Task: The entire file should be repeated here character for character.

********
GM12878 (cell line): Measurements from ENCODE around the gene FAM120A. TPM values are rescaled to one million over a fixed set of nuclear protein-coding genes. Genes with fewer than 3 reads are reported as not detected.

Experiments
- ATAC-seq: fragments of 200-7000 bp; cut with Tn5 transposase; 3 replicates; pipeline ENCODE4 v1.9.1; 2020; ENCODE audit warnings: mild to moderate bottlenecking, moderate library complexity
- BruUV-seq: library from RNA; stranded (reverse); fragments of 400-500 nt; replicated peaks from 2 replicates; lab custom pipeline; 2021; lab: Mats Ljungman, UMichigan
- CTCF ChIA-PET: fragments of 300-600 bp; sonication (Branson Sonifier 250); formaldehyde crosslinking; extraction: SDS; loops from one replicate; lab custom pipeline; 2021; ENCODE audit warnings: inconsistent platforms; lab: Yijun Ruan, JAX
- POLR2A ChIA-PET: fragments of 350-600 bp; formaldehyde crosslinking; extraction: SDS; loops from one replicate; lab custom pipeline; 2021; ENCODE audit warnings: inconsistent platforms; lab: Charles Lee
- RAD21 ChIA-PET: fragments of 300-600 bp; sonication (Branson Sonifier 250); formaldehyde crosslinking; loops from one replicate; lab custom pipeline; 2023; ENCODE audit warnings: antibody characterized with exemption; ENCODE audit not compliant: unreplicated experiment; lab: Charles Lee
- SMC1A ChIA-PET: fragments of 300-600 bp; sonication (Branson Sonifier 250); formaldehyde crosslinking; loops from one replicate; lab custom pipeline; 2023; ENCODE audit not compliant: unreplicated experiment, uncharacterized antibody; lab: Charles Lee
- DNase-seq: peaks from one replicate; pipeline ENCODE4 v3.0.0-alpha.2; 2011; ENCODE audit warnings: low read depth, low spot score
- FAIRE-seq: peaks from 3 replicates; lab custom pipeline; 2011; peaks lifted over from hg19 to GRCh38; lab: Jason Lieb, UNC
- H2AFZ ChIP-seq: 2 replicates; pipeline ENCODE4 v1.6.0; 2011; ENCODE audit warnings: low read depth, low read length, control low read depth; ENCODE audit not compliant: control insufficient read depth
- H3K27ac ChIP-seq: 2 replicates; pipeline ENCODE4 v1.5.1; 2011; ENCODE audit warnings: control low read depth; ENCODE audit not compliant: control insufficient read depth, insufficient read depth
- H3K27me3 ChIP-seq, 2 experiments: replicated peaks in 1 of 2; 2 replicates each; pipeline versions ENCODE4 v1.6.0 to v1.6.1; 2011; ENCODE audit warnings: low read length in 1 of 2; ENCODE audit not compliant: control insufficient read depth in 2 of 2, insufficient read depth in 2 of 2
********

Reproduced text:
GM12878 (cell line): Measurements from ENCODE around the gene FAM120A. TPM values are rescaled to one million over a fixed set of nuclear protein-coding genes. Genes with fewer than 3 reads are reported as not detected.

Experiments
- ATAC-seq: fragments of 200-7000 bp; cut with Tn5 transposase; 3 replicates; pipeline ENCODE4 v1.9.1; 2020; ENCODE audit warnings: mild to moderate bottlenecking, moderate library complexity
- BruUV-seq: library from RNA; stranded (reverse); fragments of 400-500 nt; replicated peaks from 2 replicates; lab custom pipeline; 2021; lab: Mats Ljungman, UMichigan
- CTCF ChIA-PET: fragments of 300-600 bp; sonication (Branson Sonifier 250); formaldehyde crosslinking; extraction: SDS; loops from one replicate; lab custom pipeline; 2021; ENCODE audit warnings: inconsistent platforms; lab: Yijun Ruan, JAX
- POLR2A ChIA-PET: fragments of 350-600 bp; formaldehyde crosslinking; extraction: SDS; loops from one replicate; lab custom pipeline; 2021; ENCODE audit warnings: inconsistent platforms; lab: Charles Lee
- RAD21 ChIA-PET: fragments of 300-600 bp; sonication (Branson Sonifier 250); formaldehyde crosslinking; loops from one replicate; lab custom pipeline; 2023; ENCODE audit warnings: antibody characterized with exemption; ENCODE audit not compliant: unreplicated experiment; lab: Charles Lee
- SMC1A ChIA-PET: fragments of 300-600 bp; sonication (Branson Sonifier 250); formaldehyde crosslinking; loops from one replicate; lab custom pipeline; 2023; ENCODE audit not compliant: unreplicated experiment, uncharacterized antibody; lab: Charles Lee
- DNase-seq: peaks from one replicate; pipeline ENCODE4 v3.0.0-alpha.2; 2011; ENCODE audit warnings: low read depth, low spot score
- FAIRE-seq: peaks from 3 replicates; lab custom pipeline; 2011; peaks lifted over from hg19 to GRCh38; lab: Jason Lieb, UNC
- H2AFZ ChIP-seq: 2 replicates; pipeline ENCODE4 v1.6.0; 2011; ENCODE audit warnings: low read depth, low read length, control low read depth; ENCODE audit not compliant: control insufficient read depth
- H3K27ac ChIP-seq: 2 replicates; pipeline ENCODE4 v1.5.1; 2011; ENCODE audit warnings: control low read depth; ENCODE audit not compliant: control insufficient read depth, insufficient read depth
- H3K27me3 ChIP-seq, 2 experiments: replicated peaks in 1 of 2; 2 replicates each; pipeline versions ENCODE4 v1.6.0 to v1.6.1; 2011; ENCODE audit warnings: low read length in 1 of 2; ENCODE audit not compliant: control insufficient read depth in 2 of 2, insufficient read depth in 2 of 2